SPAN W80 Spanish in Yucatan. Students spend three weeks immersed in Mexican culture and Spanish language in Merida, the capital of the state of Yucatan. Merida has a population of one million and offers a colonial past, strong Mayan influence in the present, and intensive globalization as it faces the future. It is the site of two universities and several mission organizations. Students live with Mexican families and attend daily lecture and discussion classes focusing on aspects of Mexican culture such as Mexican and Mayan history, the history of Catholicism and Protestantism in Mexico, and the current political and economic context. Students also participate in excursions to Mayan ruins and attend religious and cultural events. Students will improve their comprehension and fluency in the Spanish language, increase understanding of various cultural and religious phenomena of Mexico and particularly of Yucatan, and grow in personal maturity and awareness of cultural differences. Students keep a journal with notes from lectures and discussions as well as personal observations on Mexican culture and on their own experiences. This course may fulfill an elective in the Spanish major or minor. Prerequisites: Spanish 201 and permission of instructor. Course dates: January 8-28. Fee: $2500. S. Lamanna. Off campus.
SPAN W81 From Page to Screen: Cinematic Adaptations of Great Hispanic Texts. Short stories, theater plays and novels have inspired a variety of fascinating movies in the Spanish-speaking world, some repeatedly so. In fact, some of the biggest hits in the cinematic history of any country are based on major nineteenth- and twentieth-century texts. This course will provide students with an opportunity to familiarize themselves with both – Spanish-language movies and texts which inspired them – perfecting along the way their listening, oral, writing and reading skills. In addition to discovering fascinating works and honing their interpretation skills, the students will also ponder the following critical issues: What is at stake in transforming a text into a movie? What is the nature of a work of adaptation (faithful transcription? original retelling? translation? improvisation?) and does it really matter? Do spectators view and judge such cinematic creations differently than other movies? How do films based on familiar texts impact our understanding and engagement with such texts? Why are there multiple cinematic versions of some texts (and not others)? To what extent does the director’s worldview impact his/her creative decisions? The course will be conducted in Spanish. This course may fulfill an elective in the Spanish major or minor. Prerequisites: SPAN 301. O. Shkatulo. 2:00 p.m. to 5:00 p.m.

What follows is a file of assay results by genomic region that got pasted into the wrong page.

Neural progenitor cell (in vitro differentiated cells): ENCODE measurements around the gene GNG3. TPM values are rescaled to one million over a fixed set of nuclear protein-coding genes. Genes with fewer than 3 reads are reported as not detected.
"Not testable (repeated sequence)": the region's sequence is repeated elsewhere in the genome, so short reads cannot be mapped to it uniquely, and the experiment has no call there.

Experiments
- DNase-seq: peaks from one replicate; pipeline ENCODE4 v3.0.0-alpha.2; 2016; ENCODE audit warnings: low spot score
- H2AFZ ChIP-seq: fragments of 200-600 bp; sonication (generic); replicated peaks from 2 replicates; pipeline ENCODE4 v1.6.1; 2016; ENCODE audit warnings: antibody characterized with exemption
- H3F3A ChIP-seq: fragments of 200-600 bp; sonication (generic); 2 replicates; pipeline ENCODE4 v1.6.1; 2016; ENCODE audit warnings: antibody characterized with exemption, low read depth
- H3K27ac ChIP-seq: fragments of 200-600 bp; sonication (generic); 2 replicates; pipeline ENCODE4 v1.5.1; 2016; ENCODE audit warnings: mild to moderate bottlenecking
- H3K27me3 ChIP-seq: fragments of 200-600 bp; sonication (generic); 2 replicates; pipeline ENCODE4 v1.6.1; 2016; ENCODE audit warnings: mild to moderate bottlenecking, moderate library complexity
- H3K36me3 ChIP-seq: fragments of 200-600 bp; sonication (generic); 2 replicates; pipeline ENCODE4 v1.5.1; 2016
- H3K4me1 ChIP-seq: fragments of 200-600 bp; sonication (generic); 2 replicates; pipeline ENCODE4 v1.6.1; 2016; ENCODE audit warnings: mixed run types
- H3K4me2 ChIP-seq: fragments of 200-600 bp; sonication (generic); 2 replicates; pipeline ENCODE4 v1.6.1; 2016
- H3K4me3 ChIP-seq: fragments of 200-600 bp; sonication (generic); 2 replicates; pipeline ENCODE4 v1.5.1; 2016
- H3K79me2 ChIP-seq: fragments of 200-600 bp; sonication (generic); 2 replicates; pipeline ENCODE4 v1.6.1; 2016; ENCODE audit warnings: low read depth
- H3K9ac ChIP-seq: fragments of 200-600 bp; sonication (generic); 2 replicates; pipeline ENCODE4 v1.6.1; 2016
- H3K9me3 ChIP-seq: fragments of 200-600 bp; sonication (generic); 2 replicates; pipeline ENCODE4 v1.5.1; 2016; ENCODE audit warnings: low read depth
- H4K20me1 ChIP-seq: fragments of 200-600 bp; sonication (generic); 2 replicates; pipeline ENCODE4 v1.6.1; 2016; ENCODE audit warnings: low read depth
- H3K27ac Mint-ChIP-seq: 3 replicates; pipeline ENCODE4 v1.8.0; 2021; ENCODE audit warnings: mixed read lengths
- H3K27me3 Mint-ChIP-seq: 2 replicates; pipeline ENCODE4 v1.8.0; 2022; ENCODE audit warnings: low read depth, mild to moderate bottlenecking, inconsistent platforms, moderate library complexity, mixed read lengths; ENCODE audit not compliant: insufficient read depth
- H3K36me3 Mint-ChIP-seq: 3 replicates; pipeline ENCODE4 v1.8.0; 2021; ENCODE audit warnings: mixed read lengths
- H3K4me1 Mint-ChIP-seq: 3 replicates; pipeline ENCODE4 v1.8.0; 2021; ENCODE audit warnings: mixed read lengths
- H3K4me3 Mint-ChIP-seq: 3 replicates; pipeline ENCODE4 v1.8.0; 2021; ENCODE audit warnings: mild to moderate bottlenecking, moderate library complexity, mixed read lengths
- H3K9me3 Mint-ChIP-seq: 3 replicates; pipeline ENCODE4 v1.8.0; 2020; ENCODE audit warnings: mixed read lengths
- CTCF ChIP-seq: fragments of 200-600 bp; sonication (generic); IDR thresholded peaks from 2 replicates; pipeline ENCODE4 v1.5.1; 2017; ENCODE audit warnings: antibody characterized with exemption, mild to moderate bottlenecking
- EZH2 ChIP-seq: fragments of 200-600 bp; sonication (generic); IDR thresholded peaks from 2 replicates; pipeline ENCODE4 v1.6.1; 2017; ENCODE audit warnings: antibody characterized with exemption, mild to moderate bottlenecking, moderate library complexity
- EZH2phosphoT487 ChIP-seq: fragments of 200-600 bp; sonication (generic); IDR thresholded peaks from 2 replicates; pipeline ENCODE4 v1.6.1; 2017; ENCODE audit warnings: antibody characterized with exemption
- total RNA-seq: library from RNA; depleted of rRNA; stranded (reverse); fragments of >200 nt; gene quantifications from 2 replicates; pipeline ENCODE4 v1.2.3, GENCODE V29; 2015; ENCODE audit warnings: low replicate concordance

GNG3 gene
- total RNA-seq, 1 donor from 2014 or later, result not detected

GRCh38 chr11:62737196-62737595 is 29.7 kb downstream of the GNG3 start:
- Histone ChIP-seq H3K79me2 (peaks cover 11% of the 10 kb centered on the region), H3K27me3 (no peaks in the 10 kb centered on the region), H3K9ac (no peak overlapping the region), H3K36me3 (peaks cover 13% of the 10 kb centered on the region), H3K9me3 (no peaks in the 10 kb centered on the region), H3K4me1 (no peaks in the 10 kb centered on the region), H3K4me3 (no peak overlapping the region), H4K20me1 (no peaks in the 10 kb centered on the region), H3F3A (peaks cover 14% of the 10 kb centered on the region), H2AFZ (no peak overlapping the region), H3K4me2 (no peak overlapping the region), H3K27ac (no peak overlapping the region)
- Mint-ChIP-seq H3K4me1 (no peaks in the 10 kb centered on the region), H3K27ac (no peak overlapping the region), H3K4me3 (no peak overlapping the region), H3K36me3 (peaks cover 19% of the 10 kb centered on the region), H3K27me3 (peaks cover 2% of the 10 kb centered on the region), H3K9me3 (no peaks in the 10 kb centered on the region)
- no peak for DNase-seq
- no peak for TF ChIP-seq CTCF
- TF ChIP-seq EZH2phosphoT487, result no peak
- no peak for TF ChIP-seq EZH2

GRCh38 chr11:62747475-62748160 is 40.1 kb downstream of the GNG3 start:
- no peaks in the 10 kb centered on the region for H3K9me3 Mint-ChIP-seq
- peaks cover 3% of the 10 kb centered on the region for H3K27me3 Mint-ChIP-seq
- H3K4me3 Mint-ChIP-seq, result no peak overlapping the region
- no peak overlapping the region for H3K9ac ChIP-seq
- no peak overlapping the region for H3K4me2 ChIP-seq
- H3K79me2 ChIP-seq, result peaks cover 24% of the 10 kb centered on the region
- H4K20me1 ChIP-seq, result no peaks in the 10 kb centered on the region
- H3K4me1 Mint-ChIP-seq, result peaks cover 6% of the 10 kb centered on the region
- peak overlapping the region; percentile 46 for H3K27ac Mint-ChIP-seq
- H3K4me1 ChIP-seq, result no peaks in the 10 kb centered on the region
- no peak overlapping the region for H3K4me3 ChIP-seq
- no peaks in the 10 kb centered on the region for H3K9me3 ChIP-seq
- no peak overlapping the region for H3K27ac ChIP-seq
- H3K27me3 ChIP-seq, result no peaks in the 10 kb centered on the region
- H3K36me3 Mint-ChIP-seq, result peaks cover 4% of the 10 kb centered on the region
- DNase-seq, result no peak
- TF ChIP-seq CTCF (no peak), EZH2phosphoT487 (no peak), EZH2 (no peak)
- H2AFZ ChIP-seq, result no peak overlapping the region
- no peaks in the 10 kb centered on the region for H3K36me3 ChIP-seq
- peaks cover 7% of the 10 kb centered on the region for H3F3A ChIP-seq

SPAN122 Intermediate Spanish. This course is the second part of the closely integrated 121-122-202 sequence, which fulfills the requirements for foreign language. Students attend large-group sessions in the morning and small-group sessions in the afternoon to acquire skills in speaking, listening, reading, and writing in Spanish and participate in discussion of cultural topics related to the Hispanic world. Prerequisite: Spanish 121. M. Bierling, D. Zandstra. 9:00 a.m. to noon and 2:00 p.m. to 3:00 p.m.
SPAN 358 Aiding in the Spanish Classroom. The goal of this course is to give advanced students of Spanish the opportunity to experience firsthand the teaching of foreign language and to develop their oral skills by leading small-group practice sessions completely in Spanish. Students enrolled in this class are an essential part of the successful teaching of Spanish 122. Morning activities include meeting with other aides and program director, observing master teachers, and preparing class plans, materials, and activities. During the afternoon aides lead their own practice groups and tutor students with problems. A daily journal, an activity card file, lesson plans, prepared material and quizzes, and classroom techniques are used to evaluate a student’s competency in oral and written Spanish and in pedagogical skills. In addition, students are evaluated twice by the students in their small groups, and they are regularly observed by the instructor of Spanish 358. Prerequisites: Spanish 302 with a grade of B+ or better and approval of the instructor through an application process. P. Villalta. 8:30 a.m. to noon and 2:00 p.m. to 5:00 p.m.
IDIS W81 Brazil: A Study of the African Diaspora in Brazil . Course dates: January 2-26. Fee: $3500. E. Miller. Off Campus.